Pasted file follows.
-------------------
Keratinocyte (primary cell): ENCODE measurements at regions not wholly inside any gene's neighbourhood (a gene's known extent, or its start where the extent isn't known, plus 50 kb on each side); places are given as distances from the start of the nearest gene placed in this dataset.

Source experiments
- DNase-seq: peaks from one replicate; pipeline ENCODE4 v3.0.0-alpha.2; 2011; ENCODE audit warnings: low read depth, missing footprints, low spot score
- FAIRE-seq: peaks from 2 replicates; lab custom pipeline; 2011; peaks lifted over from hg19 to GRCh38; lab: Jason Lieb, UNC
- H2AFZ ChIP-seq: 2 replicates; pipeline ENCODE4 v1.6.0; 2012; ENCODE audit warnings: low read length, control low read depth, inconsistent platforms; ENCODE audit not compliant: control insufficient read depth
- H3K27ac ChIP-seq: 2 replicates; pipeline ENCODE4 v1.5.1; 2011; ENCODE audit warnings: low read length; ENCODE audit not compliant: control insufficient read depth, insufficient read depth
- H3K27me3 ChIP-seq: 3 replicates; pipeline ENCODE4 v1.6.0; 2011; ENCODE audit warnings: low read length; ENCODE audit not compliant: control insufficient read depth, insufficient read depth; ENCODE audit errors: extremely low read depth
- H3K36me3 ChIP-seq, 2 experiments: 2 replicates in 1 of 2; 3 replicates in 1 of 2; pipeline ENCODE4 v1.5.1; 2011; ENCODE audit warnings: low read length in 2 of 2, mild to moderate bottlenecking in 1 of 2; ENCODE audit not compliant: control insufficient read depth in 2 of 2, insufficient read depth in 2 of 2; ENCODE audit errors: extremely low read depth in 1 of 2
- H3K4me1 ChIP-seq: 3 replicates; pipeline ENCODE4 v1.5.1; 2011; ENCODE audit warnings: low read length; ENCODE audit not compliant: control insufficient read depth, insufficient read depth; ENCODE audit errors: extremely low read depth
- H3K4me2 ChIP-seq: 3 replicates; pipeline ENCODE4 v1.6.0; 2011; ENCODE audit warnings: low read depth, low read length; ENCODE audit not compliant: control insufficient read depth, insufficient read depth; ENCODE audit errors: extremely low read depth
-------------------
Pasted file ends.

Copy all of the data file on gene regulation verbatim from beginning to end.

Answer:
Keratinocyte (primary cell): ENCODE measurements at regions not wholly inside any gene's neighbourhood (a gene's known extent, or its start where the extent isn't known, plus 50 kb on each side); places are given as distances from the start of the nearest gene placed in this dataset.

Source experiments
- DNase-seq: peaks from one replicate; pipeline ENCODE4 v3.0.0-alpha.2; 2011; ENCODE audit warnings: low read depth, missing footprints, low spot score
- FAIRE-seq: peaks from 2 replicates; lab custom pipeline; 2011; peaks lifted over from hg19 to GRCh38; lab: Jason Lieb, UNC
- H2AFZ ChIP-seq: 2 replicates; pipeline ENCODE4 v1.6.0; 2012; ENCODE audit warnings: low read length, control low read depth, inconsistent platforms; ENCODE audit not compliant: control insufficient read depth
- H3K27ac ChIP-seq: 2 replicates; pipeline ENCODE4 v1.5.1; 2011; ENCODE audit warnings: low read length; ENCODE audit not compliant: control insufficient read depth, insufficient read depth
- H3K27me3 ChIP-seq: 3 replicates; pipeline ENCODE4 v1.6.0; 2011; ENCODE audit warnings: low read length; ENCODE audit not compliant: control insufficient read depth, insufficient read depth; ENCODE audit errors: extremely low read depth
- H3K36me3 ChIP-seq, 2 experiments: 2 replicates in 1 of 2; 3 replicates in 1 of 2; pipeline ENCODE4 v1.5.1; 2011; ENCODE audit warnings: low read length in 2 of 2, mild to moderate bottlenecking in 1 of 2; ENCODE audit not compliant: control insufficient read depth in 2 of 2, insufficient read depth in 2 of 2; ENCODE audit errors: extremely low read depth in 1 of 2
- H3K4me1 ChIP-seq: 3 replicates; pipeline ENCODE4 v1.5.1; 2011; ENCODE audit warnings: low read length; ENCODE audit not compliant: control insufficient read depth, insufficient read depth; ENCODE audit errors: extremely low read depth
- H3K4me2 ChIP-seq: 3 replicates; pipeline ENCODE4 v1.6.0; 2011; ENCODE audit warnings: low read depth, low read length; ENCODE audit not compliant: control insufficient read depth, insufficient read depth; ENCODE audit errors: extremely low read depth